Bernkastel Christmas Market
DE-54470 Bernkastel-Kues, Germany
With a little extra time before having to head to dinner, we walked through the Bernkastel Christmas Market. Nothing to blog home about, but you get a quick understand for why Cologne, Dresden and Nuremberg are so well-regarded.
51429 Bergisch Gladbach, Germany
Dining at Restaurant Vendôme was a no-brainer. It’s is ranked #12 in the world, has three Michelin stars, 19.5 points in Gault Millau and a setting that’s as grand as they come within the Althoff Grandhotel Schloss Bensberg hotel on the outskirts of Cologne. The stars were aligned and we were expecting great things from Joachim Wissler’s cooking.
It also marked the end of fine dining on this trip. A great one at that, there were no disappointments when the white table clothes were present. The night started out with a little exercise as we trekked it to the lobby of the hotel only to be told the restaurant is back where you came from. If you think of the hotel as the alphabet “U”, the lobby is at the bottom center of the U and the restaurant and parking is near one end of the U. I checked in with the hostess, but she assumed I didn’t have a reservation when I walked in. It was a bit of an awkward start and unexpected at a three star Michelin restaurant.
We hadn’t eaten a square meal all day, so we decided on two Diverse Menus / JW Autumn Menus (268 €) and added the mascarpone ravioli to each menu (38 €). Do note menus are served for the entire table, which I’m not a fan of due to the limitation. However, lack of variety would not be an issue tonight. Quite the opposite. I tacked on a wine pairing (108 €) with Jen passing since we had just come from Mosel.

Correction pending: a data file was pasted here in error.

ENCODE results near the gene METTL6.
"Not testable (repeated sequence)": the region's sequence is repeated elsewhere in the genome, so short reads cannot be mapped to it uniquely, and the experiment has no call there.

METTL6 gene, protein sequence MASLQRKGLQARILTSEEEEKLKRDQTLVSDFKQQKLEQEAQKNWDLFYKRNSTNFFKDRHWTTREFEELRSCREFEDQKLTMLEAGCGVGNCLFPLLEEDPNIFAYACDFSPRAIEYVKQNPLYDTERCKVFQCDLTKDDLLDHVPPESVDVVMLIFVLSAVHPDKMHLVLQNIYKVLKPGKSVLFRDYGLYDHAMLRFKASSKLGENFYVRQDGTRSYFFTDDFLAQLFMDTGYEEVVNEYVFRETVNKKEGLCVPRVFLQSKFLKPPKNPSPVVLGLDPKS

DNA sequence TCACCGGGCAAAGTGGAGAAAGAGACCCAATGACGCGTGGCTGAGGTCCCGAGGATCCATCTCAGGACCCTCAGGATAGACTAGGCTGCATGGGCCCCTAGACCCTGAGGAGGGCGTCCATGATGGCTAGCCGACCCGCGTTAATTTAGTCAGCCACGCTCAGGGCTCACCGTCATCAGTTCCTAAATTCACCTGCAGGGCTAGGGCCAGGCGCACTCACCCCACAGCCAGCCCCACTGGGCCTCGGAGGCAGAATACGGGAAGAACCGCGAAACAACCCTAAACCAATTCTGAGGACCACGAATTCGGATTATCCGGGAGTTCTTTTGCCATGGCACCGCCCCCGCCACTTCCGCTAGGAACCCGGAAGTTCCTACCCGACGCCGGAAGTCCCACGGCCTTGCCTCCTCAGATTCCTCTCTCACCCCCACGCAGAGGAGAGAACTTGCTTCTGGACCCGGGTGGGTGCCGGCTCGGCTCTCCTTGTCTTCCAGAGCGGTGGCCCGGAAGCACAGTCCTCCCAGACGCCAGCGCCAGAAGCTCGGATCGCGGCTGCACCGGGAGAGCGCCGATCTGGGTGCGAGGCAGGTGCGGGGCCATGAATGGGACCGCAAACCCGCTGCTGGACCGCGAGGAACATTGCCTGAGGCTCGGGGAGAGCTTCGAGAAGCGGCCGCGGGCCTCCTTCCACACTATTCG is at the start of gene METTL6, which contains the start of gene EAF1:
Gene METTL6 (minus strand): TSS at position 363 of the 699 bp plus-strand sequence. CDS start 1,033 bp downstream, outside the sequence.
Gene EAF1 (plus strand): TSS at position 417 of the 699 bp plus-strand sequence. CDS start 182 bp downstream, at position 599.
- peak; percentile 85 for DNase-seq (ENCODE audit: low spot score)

We also ordered some champagne to start hoping to wipe our memories of the hostess who nearly spat our way for not looking the part. The service was as formal as they come. Comparable to Le Louis XV or Le Bernardin, formal to a fault. As the meal progressed and other tables exited, this became less noticeable and servers were more relaxed. With regards to food, I can easily see how chef Wissler is regarded as the best in Germany. He reminded me of Grant Achatz in a way. Both could viewed as the best chefs in their respective countries and I do regard chef Achatz as the best in the U.S., but they both lack constraint. Constraint for chef Achatz in the sense of putting too much of his experiments out on the table before he’s mastered the dish. For chef Wissler the need to put his entire repertoire on the menu is filling to say the least. A course at Vendôme could have been three or four on another tasting menu. And while each component tasted great, we were stuffed at around the bread basket and the Yin & Yang. After that, it was all mentally challenging to get each bite down. In the restaurant’s defense, they did mention it was going to be a lot of food. Another 100 calories and I would have had no choice but to retire to one of the hotel’s suites. With all that said, the food itself was wonderful, just sample each course and you should be fine.
Dorint Hotel am Heumarkt Köln
Pipin St 1
50667 Cologne, Germany
After dinner, we drove into central Cologne to check into our hotel. It was late Saturday night and there was a small crowd smoking outside as we pulled up to valet. Then, loud music coming from inside and as we made our way through the lobby carousers were overflowing the bar. Not what we expected or wanted, but we checked in and quickly made our way up to our room. The hotel has a great location with views of the Cathedral from the elevator.
(Hotel Elevator at Dorint Hotel am Heumarkt Köln in Cologne, Germany)